Kuhl: This was a very entertaining season, and I, admittedly, hadn’t really heard of any of these guys before. That being said, we got to see some really great fighters, so this should be a pair of awesome bouts.
Featherweights Katona and Cucciniello have combined for 14 total wins with, obviously, no losses. Both men have proven to be well rounded and can finish the fight pretty much anywhere, but Cucciniello has the upper hand in this one. Not only does he have a little bit more professional experience, but he has been finishing just about everyone he’s faced.
The lightweight final is the one I’m really excited for on this card. Trizano is coming in with a very lengthy combined pro and amateur record, plus a Ring of Combat title. Giannetti also boasts a very long record. Neither of these guys has lost at any level, either. The biggest difference is that Giannetti is a natural lightweight, whereas Trizano has spent more time at featherweight. Giannetti has also fought more experienced opponents in the past and was the only one to finish all of his fights on the show, so he should take home the title of the “Ultimate Fighter.”
Aittama: This season did indeed feature a number of talented fighters, including a few who were bounced out in the opening round of the show.
Cucciniello was one of those fighters. The Brit was defeated by Bryce Mitchell, but he received a second chance when Ricky Steele was unable to continue into the second round of the tournament. Cucciniello made the most of his opportunity and stopped one of the favorites coming into this season, Tyler Diamond, in the third round of their semifinal bout.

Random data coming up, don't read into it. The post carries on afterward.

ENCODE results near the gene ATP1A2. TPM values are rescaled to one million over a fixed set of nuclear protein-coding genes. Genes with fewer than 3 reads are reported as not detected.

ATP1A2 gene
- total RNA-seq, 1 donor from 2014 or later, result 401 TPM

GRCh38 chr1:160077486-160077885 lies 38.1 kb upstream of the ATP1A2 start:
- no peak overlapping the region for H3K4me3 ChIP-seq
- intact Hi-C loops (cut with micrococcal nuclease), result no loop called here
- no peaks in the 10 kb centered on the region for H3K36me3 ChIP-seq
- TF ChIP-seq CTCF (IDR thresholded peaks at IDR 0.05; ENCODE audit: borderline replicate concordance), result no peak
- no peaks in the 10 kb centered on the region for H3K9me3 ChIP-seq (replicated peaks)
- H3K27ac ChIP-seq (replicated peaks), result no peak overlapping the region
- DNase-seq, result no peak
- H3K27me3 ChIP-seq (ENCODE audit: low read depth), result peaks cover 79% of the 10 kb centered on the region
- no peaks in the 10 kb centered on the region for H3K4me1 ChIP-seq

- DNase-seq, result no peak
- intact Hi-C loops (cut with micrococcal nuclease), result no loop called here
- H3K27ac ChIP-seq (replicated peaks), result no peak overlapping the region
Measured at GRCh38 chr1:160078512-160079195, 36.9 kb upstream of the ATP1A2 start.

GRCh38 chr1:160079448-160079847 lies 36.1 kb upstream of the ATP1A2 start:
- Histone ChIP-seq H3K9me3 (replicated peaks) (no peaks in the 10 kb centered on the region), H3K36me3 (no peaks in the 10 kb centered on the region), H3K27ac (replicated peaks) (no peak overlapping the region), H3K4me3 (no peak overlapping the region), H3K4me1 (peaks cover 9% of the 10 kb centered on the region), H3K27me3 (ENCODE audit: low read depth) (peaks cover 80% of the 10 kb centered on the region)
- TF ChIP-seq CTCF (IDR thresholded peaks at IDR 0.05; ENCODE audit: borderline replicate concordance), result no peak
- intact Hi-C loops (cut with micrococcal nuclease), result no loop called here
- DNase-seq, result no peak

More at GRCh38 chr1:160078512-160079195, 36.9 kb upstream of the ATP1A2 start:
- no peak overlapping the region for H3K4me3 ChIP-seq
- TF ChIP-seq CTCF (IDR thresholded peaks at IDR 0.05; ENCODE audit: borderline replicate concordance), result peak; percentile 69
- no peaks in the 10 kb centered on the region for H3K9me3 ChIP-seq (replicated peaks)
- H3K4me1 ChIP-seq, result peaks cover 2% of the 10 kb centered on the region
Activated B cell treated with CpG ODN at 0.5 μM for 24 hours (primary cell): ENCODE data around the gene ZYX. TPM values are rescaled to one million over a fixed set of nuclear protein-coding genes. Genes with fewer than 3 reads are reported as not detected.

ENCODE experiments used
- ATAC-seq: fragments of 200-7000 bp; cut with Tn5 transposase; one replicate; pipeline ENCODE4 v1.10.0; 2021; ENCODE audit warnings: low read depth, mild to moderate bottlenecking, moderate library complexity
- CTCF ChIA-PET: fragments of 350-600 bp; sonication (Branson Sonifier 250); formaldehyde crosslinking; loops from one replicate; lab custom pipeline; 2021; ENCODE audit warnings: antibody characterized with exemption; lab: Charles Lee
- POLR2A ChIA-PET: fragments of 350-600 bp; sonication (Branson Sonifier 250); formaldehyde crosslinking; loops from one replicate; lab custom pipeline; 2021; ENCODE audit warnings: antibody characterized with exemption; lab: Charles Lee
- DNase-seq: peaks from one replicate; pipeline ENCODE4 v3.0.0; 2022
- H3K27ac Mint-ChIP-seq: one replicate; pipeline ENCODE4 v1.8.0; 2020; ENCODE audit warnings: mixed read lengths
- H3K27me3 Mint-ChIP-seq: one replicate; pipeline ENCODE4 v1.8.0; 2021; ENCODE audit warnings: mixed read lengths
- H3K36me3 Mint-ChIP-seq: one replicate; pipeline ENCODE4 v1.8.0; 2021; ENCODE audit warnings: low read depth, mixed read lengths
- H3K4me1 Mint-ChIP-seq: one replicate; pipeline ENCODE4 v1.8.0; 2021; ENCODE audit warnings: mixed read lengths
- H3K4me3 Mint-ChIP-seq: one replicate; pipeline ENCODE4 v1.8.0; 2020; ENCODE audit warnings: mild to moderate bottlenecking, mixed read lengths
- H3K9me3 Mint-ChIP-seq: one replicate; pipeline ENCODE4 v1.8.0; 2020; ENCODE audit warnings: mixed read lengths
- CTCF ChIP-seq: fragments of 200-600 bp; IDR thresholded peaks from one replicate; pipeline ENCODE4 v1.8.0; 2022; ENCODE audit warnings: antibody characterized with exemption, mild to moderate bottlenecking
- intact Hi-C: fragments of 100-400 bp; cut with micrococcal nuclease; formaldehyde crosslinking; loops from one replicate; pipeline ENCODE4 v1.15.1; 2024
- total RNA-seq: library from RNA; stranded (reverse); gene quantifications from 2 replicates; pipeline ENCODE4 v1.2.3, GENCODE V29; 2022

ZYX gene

Canada’s Katona impressed throughout the featherweight tournament, where he scored victories over Kyler Phillips, Stipe Miocic’s top pick, and the aforementioned Mitchell, who was Daniel Cormier’s second pick. The 26-year-old is a well-rounded talent with an ability to finish, but most of his wins have come on the scorecards. This fight will be a back-and-forth battle, but Katona will likely emerge as the winner if the contest goes the 15-minute distance.
In the lightweight finale, both fighters are tremendously experienced on the East Coast regional scene. In addition to being an ROC titleholder, Trizano is a Bellator veteran. Giannetti, 23, has been slowly compiling a solid resume of victories on the Massachusetts circuit under the watchful eye of Bill Mahoney, who was a major factor in Giannetti changing his life around through martial arts. Giannetti continues to grow as a striker, but his game is still slightly awkward and not technically sound. Trivano, meanwhile, has fight-finishing ability in every facet of the sport. However, Giannetti’s submission abilities will play the biggest factor in this fight.
Giannetti is not a frontrunner by any stretch of the imagination. In fact, he has carved out a niche as a fighter who takes shots, gets put in danger and miraculously turns the tide to finish the fight with a slick choke or quick armbar. That’s where Giannetti will make his name and conquer Trivano in the co-main event.
Luis Peña, Richie Smullen, John Gunther and Allan Zuñiga — do we need to know these names?
Aittama: Peña put on the best performance of any of these four UFC newcomers in his opening-round tournament fight against José Martinez Jr. Peña, who is just 25 years old, has an intriguing style that could lend to him sticking around the promotion as a good action fighter. He doesn’t have the experience that would normally signify a fighter who is ready for the next step, though.